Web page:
So for whatever reason, on a lot of blogs (but not mine ;-)), the sidebar also contains the list of latest entries on said blog.
I recently edited a template for a client and he requested the same feature — which put me through three hours of nightmare.
Tumblr is a hosted blog service. It doesn’t have as many (confusing) features as for example Wordpress or Serendipity, but it’s doing really well at people usually do with blogs: posting stuff. Stuff includes text, excerpts from chats, photos, quotes, music, videos and maybe more.
The advantages of Tumblr versus any local blog install are:
- it’s (completely ad-)free (a local blog requires a webhost or server of some kind)
- no installation
- no security updates
Tumblr also comes with a domain and custom theme feature where you can basically
CNAME a domain name to their server and it looks like it’s part of your domain — take my activity stream for an example.
While I realize that Tumblr is not free for forever, all of the above are plenty of good reasons why I’d rather recommend my clients to get a Tumblr account instead of installing Wordpress on their server, and getting hacked a week or so later.
For those of us with slightly less design skills, there are commercial themes available, for the rest, they may use customize any theme available.
Customized themes are simple and to be kept simple for the most part. So for example a sidebar with the latest posts is not something the theme allows you to do and while I value that my suggestion was taken to the development team (like others before), I couldn’t really wait until someone gets around to making it happen.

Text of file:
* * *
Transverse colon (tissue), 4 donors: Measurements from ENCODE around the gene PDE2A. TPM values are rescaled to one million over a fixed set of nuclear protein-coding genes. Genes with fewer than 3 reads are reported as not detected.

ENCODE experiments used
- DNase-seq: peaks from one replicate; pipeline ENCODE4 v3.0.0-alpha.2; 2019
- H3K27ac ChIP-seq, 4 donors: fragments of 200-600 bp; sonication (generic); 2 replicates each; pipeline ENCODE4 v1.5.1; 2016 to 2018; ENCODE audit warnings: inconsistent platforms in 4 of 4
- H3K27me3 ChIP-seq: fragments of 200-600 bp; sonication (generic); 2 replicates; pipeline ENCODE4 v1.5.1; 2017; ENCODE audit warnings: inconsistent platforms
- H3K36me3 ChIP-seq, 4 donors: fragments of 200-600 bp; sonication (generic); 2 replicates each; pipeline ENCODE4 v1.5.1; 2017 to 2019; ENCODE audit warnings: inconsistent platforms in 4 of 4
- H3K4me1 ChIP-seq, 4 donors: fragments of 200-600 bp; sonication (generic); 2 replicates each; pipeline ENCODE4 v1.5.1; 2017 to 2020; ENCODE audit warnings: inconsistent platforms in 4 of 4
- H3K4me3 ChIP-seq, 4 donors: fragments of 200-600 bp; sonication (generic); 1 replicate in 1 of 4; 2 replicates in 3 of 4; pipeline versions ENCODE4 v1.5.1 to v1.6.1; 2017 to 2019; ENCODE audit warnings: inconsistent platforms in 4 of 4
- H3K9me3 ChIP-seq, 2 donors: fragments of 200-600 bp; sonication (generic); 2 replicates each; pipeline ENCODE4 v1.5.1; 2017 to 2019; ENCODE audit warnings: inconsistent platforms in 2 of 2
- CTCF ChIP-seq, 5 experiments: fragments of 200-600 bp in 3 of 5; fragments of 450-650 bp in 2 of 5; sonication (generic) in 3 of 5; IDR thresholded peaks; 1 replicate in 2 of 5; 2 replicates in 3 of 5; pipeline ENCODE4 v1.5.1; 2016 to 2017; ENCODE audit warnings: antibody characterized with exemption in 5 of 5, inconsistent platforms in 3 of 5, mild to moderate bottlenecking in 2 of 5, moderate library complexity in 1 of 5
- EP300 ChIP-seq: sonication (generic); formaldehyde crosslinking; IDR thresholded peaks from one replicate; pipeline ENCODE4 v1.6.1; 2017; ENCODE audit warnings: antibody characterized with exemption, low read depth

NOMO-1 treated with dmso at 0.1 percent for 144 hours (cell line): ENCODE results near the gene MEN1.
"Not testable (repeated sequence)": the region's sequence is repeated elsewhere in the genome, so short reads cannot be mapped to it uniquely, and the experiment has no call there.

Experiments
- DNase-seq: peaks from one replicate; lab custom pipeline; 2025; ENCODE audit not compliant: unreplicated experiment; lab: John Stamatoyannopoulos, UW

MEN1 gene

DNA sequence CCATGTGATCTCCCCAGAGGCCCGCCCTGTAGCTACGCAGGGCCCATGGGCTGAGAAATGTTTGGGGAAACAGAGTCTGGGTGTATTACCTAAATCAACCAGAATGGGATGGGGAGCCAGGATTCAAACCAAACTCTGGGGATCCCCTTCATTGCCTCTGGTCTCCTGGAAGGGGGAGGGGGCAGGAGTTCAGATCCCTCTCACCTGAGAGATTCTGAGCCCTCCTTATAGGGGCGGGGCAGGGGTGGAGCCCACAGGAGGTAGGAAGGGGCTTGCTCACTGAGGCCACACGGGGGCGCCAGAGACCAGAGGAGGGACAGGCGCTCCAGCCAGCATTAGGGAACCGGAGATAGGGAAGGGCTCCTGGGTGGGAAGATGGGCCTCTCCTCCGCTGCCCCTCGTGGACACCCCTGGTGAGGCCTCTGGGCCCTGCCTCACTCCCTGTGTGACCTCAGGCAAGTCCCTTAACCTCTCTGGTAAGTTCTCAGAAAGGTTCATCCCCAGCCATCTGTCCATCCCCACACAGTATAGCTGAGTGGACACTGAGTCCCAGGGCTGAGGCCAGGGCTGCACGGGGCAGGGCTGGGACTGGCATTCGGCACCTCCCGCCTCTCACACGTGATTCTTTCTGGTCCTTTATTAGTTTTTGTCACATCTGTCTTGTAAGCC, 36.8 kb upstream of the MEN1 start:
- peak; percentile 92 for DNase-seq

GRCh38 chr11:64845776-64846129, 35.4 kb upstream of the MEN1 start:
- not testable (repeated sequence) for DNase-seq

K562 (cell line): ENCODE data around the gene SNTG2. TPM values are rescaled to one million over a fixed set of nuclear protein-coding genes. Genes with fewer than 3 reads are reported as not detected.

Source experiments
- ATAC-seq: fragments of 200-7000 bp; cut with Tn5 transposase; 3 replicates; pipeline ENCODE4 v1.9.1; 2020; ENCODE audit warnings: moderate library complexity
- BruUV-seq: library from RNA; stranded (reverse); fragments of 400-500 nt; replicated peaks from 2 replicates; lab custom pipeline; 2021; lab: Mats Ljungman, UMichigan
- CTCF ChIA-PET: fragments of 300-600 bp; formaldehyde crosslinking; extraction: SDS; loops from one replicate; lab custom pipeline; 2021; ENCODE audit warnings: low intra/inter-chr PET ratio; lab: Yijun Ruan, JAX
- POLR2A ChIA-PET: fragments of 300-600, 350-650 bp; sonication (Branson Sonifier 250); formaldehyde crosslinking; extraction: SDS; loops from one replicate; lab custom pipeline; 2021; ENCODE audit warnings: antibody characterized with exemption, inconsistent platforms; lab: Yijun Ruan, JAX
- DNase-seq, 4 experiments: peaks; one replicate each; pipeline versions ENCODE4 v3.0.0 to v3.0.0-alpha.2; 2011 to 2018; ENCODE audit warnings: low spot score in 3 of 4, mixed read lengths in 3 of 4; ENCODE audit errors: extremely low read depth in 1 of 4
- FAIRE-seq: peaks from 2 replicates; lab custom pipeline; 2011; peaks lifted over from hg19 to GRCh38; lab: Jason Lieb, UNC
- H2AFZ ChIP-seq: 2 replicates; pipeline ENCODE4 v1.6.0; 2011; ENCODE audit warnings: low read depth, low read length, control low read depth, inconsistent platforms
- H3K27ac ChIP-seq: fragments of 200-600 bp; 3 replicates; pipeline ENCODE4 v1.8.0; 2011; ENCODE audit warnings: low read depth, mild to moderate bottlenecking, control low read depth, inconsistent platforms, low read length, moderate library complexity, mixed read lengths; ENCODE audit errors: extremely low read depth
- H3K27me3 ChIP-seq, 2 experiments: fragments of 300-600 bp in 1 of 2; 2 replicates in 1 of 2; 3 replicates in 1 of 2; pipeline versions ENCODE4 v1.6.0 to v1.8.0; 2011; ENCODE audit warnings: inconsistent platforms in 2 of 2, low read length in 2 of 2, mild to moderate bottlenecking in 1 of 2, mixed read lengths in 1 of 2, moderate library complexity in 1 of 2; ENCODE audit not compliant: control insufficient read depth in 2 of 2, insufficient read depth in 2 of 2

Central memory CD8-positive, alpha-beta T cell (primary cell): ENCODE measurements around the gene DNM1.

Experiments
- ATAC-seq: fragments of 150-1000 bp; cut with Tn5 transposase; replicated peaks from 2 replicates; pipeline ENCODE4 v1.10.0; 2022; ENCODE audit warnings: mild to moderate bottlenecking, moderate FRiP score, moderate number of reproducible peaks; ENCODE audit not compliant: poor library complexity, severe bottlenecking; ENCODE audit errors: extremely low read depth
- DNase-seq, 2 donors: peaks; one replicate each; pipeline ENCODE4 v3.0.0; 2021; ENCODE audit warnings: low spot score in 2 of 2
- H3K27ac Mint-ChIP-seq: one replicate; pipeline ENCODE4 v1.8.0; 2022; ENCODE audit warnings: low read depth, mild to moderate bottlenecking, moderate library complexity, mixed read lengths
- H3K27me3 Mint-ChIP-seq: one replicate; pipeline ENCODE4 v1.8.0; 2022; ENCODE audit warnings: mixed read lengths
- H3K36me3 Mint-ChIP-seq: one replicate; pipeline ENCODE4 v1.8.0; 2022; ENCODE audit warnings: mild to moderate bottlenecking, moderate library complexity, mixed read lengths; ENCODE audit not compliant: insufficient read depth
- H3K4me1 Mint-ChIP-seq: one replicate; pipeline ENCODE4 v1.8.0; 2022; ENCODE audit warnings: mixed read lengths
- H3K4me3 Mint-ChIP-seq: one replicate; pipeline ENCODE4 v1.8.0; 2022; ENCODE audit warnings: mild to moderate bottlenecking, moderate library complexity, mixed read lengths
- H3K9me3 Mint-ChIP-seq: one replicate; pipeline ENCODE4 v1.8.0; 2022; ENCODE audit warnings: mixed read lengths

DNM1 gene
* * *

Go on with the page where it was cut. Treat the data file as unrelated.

So I decided to use jQuery to parse the blogs RSS feed and display the three latest items. While I realize that there are plugins available, I thought I’d do it myself — quick and dirty — because jQuery offers with
.find() pretty much all you need to download the RSS feed and parse the bits from it. Since my blog runs on
http://blog.example.org/ and the RSS feed is at
http://blog.example.org/rss not even the cross-domain obstacles apply!
Here’s how I did it!
Let’s walk through the code, shall we?
$.ajax()is used to
- for Tumblr:
.find()is used to select the items (
rss > channel > item)
- inside the loop:
html(which is basically my template)
- exit from the loop after we ran through the 3 latest items
- after the loop: append to a selector
For the above to work you’ll need (to include jQuery and the following HTML):
So even though Tumblr’s feed is a valid RSS feed per feed-validator.org, there were a few things that didn’t work right away.
At first I used
dataType: feed in
$.ajax() — which made sense at the time. But the problem is that Tumblr sends
Content-Type: text/xml for their RSS feed. I haven’t checked the internals of the
dataType but apparently Google Chrome applies stricter rules to what it thinks are feeds.
This issues implies that for example the entities in
<title> make Google Chrome drop the
<title> all together when the XML feed is imported. There is an interesting thread on Stackoverflow about the issue. The quickfix is to use
dataType: xml instead.
The second problem is that
<link> is dropped/ignored because the link is wrapped in doublequotes. So I used
I certainly hope that this example is complete and saves someone else some time.